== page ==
Evaluation by XPS of the contribution of an atmospheric plasma treatment on the extreme surface chemistry of a PET

Characterize and quantify with XPS the functionalization of the extreme surface of polymers by plasma (impacting the first nm)


 


Polymer materials, used by everyone and for everything, are very often treated on the extreme surface in order to give them chemical functionalities allowing them to meet the desired properties of use. Surface treatments have the advantage of providing additional characteristics without altering the volume properties of polymeric materials (films, textiles, etc.). Polypropylene, polyethylene and polyester are used in particular in the form of films from a few tens to a few hundreds of µm in thickness. These materials have a low surface energy, thus limiting their use for a large number of applications (printing, bonding, etc.).

In order to increase the surface energy of these polymers, specific treatments can be implemented (chemical or physical treatments: corona, or atmospheric plasma, etc.).

Functionalization by atmospheric plasma is an innovative and "clean" process. It is considered energy efficient since the gas is not heated, very little effluent is produced and no solvent is used. The interactions between the polymer and the highly reactive species of the plasma gas will modify the surface chemistry by grafting new functionalities.

Functionalization by atmospheric plasma makes it possible to overcome the vacuum and to process polymer films in motion (roll to roll process).


Atmospheric plasma is therefore a complementary solution to traditional processes, particularly with regard to the treatment of very large surfaces or materials that are not compatible with vacuum.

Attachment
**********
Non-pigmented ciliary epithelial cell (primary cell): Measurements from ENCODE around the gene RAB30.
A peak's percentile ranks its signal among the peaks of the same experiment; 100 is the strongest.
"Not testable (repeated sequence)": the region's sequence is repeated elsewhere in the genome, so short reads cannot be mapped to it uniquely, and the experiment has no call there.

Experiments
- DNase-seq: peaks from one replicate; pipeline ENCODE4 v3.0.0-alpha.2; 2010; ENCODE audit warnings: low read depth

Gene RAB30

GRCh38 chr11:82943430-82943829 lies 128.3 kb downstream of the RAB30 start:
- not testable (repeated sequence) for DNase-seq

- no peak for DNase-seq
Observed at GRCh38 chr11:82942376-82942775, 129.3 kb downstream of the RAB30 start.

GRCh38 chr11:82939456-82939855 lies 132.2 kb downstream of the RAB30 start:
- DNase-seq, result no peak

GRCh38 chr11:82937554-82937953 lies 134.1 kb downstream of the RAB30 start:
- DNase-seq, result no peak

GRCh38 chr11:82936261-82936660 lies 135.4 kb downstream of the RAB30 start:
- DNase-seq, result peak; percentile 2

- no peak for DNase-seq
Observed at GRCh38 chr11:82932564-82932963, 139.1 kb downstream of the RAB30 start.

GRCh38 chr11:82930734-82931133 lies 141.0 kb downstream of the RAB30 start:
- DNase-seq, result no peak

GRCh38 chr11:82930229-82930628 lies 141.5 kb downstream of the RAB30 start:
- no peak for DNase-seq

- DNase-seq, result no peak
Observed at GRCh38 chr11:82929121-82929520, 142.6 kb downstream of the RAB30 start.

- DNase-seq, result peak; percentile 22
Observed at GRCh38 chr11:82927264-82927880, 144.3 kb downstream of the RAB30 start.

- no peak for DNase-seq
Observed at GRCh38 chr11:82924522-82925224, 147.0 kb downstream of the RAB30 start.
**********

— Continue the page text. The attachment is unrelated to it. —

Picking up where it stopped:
X-ray photoelectron spectroscopy (XPS) is perfectly suited to the surface characterization of polymeric materials because it provides the elementary and chemical composition (except for H and He) of the extreme surface over 3 to 10 nm. 

Since the vast majority of polymeric materials are electrically insulative, effective charge compensation is paramount in order to obtain high-resolution artifact-free spectra. In XPS, the surface of the sample is irradiated by X photons from a monochromatic source. Atoms of the first few nanometers emit photoelectrons with energies characteristic of each element as well as their chemical environment. The spectra obtained most commonly show binding energy (difference between X-ray energy and photoelectron kinetic energy) as a function of intensity (number of photoelectrons emitted).

TESCAN ANALYTICS has more than 20 years of expertise in the use of XPS for the surface analysis of all types of materials, insulators or conductors... With the latest generation instruments, our team of experts works with all industrial sectors.


 

Objective of the analysis


Evaluation by XPS of the contribution of a plasma treatment on the extreme surface chemistry of a PET polymer.
 

Sample preparation